Test Anthology



Shakespeare's Sonnets: From fairest creatures we desire increase

Sonnet 1 Shakespeare, William (1564 - 1616)
1From fairest creatures we desire increase
7Making a famine where abundance lies,
8Thy self thy foe, to thy sweet self too cruel:
9Thou that art now the world's fresh ornament,
10And only herald to the gaudy spring,
13    Pity the world, or else this glutton be,


2] That] So that. Back to Line
3] riper] the older, more mature one. Back to Line
4] His] Shakespeare writes to a male. Back to Line
5] contracted] betrothed; reduced in size. Back to Line
6] self-substantial] "Derived from one's own substance" (OED; only citation). Back to Line
11] buriest] bisyllabic, elided. Back to Line
12] niggarding] hoarding. Back to Line
14] To eat what the grave owes the world (your body) and what you owe the world (your children). Back to Line

  • Ian Lancashire
Poem URL:     https://rpo.library.utoronto.ca/poems/shakespeares-sonnets-fairest-creatures-we-desire-increase-0

Shakespeare's Sonnets: Full many a glorious morning have I seen

Sonnet 33 Shakespeare, William (1564 - 1616)
3Kissing with golden face the meadows green;
7And from the forlorn world his visage hide
10With all triumphant splendor on my brow,
11But out alack, he was but one hour mine,


1] An extrametrical line. Back to Line
2] sov'reign] soueraine Q. Back to Line
4] heav'nly] heauenly Q. Back to Line
5] Anon permit] Soon [have I seen] permit. basest] lowest. Back to Line
6] rack] mass. Back to Line
8] to west] westward. Back to Line
9] Ev'n] Euen Q. Back to Line
12] region] high. Back to Line
13] disdain'th] disdaineth Q. Back to Line
14] stain] lose lustre, be stained. heav'n's] heauens Q. stain'th] stainteh Q. Back to Line

  • Ian Lancashire
Poem URL:     https://rpo.library.utoronto.ca/poems/shakespeares-sonnets-full-many-glorious-morning-have-i-seen

Shakespeare's Sonnets: When forty winters shall besiege thy brow

Sonnet 2 Shakespeare, William (1564 - 1616)
2And dig deep trenches in thy beauty's field,
5Then being askt where all thy beauty lies,
7To say within thine own deep-sunken eyes
9How much more praise deserv'd thy beauty's use
10If thou could'st answer, "This fair child of mine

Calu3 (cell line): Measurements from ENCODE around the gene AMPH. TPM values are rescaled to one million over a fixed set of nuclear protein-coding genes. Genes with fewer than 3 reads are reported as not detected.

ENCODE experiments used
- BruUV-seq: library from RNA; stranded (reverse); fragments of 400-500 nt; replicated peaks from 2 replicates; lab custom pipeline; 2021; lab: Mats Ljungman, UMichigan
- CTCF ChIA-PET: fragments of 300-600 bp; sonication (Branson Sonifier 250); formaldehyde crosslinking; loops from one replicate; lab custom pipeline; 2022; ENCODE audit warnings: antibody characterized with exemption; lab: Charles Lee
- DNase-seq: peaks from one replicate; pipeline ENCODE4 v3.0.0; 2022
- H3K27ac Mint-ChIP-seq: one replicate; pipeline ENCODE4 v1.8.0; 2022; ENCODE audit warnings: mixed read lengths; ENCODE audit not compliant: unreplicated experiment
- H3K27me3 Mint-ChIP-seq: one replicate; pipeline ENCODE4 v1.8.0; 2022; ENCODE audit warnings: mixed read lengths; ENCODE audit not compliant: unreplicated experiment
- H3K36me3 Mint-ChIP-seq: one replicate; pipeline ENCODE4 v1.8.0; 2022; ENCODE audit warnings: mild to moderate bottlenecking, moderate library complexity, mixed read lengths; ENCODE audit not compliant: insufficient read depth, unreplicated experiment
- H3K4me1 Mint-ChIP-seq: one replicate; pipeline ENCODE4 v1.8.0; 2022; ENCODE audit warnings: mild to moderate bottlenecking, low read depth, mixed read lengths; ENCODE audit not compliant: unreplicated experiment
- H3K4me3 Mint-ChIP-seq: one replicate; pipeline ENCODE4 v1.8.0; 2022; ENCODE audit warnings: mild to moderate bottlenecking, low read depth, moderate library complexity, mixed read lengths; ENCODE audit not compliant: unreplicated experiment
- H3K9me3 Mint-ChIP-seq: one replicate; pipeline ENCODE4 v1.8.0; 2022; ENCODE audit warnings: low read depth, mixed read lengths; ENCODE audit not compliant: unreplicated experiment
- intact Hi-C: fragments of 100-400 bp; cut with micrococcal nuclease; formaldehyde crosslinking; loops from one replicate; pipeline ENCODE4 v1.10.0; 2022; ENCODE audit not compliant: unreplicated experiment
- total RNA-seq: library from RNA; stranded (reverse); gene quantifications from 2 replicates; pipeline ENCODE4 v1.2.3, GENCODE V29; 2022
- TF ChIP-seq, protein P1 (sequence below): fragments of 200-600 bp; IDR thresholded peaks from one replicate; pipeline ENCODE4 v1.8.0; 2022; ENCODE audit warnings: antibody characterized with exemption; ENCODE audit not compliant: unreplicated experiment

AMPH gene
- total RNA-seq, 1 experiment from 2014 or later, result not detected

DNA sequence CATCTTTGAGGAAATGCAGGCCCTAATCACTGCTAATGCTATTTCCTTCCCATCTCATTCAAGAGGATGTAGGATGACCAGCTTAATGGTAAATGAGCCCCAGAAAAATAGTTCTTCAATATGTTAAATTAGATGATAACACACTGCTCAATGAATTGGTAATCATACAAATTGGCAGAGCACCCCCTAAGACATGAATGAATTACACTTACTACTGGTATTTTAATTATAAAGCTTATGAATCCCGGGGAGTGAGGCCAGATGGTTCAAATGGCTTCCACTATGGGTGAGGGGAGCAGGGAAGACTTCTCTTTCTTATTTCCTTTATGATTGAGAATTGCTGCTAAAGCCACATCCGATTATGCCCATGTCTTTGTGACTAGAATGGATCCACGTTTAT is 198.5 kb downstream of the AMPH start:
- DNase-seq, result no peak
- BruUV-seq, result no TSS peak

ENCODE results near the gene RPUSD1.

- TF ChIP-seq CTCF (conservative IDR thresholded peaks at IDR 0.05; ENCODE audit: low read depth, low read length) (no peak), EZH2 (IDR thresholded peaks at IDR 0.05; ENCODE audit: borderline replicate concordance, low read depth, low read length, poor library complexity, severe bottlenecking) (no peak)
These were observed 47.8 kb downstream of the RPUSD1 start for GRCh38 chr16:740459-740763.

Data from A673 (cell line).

13    This were to be new made when thou art old,
14    And see thy blood warm when thou feel'st it cold.


1] forty winters: Shakespeare dates a man "old" (13) at 40 years, that is, if speaking for himself, his age in 1604. Back to Line
3] livery] clothes or distinctive outfit supplied to a lord's servants so to identify their household and function. Prosody makes the word trisyllabic. Back to Line
4] totter'd] tattered. weed] wild plant; clothes. Back to Line
6] lusty] delightful. Back to Line
8] An eleven-syllable line: perhaps originally "Were all-eating shame ..." thriftless: worthless. Back to Line
11] sum my count] give my reckoning. make my old excuse] extenuate my old age. Back to Line
12] succession] his child lawfully inherits his former beauty. Back to Line

  • Ian Lancashire
Poem URL:     https://rpo.library.utoronto.ca/poems/shakespeares-sonnets-when-forty-winters-shall-besiege-thy-brow

When Thou Must Home to Shades of Underground

Campion, Thomas (1567 - 1620)
2And there arriv'd, a new admired guest,
3The beauteous spirits do engirt thee round,
5To hear the stories of thy finish'd love
6From that smooth tongue whose music hell can move;
7Then wilt thou speak of banqueting delights,
8Of masques and revels which sweet youth did make,
9Of tourneys and great challenges of knights,
10And all these triumphs for thy beauty's sake:
11When thou hast told these honours done to thee,
12Then tell, O tell, how thou didst murder me.


1] Campion wrote all the lyrics and half of the musical settings to be published in A Book of Airs, 1601. Back to Line
4] Iope: one of the wives of Theseus.
Helen: Helen of Troy. Back to Line

  • F. D. Hoeniger
Poem URL:     https://rpo.library.utoronto.ca/poems/when-thou-must-home-shades-underground